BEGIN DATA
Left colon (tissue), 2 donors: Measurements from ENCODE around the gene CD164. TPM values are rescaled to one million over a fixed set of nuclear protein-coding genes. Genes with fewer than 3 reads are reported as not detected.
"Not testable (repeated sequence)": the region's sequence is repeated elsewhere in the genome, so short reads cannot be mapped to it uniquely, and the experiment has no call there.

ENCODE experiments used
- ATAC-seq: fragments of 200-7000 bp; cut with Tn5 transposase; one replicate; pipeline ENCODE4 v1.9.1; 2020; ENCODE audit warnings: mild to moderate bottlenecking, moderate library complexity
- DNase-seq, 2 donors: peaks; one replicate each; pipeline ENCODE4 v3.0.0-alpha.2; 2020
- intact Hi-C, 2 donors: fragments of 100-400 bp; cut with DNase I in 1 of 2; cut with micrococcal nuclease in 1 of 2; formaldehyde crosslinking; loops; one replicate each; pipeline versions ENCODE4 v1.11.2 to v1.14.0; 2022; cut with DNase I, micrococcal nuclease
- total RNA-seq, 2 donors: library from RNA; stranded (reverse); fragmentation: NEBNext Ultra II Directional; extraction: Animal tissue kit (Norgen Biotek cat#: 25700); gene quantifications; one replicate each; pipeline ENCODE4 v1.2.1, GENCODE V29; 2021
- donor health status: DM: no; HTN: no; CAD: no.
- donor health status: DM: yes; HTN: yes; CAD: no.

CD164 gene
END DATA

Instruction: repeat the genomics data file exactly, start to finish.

Left colon (tissue), 2 donors: Measurements from ENCODE around the gene CD164. TPM values are rescaled to one million over a fixed set of nuclear protein-coding genes. Genes with fewer than 3 reads are reported as not detected.
"Not testable (repeated sequence)": the region's sequence is repeated elsewhere in the genome, so short reads cannot be mapped to it uniquely, and the experiment has no call there.

ENCODE experiments used
- ATAC-seq: fragments of 200-7000 bp; cut with Tn5 transposase; one replicate; pipeline ENCODE4 v1.9.1; 2020; ENCODE audit warnings: mild to moderate bottlenecking, moderate library complexity
- DNase-seq, 2 donors: peaks; one replicate each; pipeline ENCODE4 v3.0.0-alpha.2; 2020
- intact Hi-C, 2 donors: fragments of 100-400 bp; cut with DNase I in 1 of 2; cut with micrococcal nuclease in 1 of 2; formaldehyde crosslinking; loops; one replicate each; pipeline versions ENCODE4 v1.11.2 to v1.14.0; 2022; cut with DNase I, micrococcal nuclease
- total RNA-seq, 2 donors: library from RNA; stranded (reverse); fragmentation: NEBNext Ultra II Directional; extraction: Animal tissue kit (Norgen Biotek cat#: 25700); gene quantifications; one replicate each; pipeline ENCODE4 v1.2.1, GENCODE V29; 2021
- donor health status: DM: no; HTN: no; CAD: no.
- donor health status: DM: yes; HTN: yes; CAD: no.

CD164 gene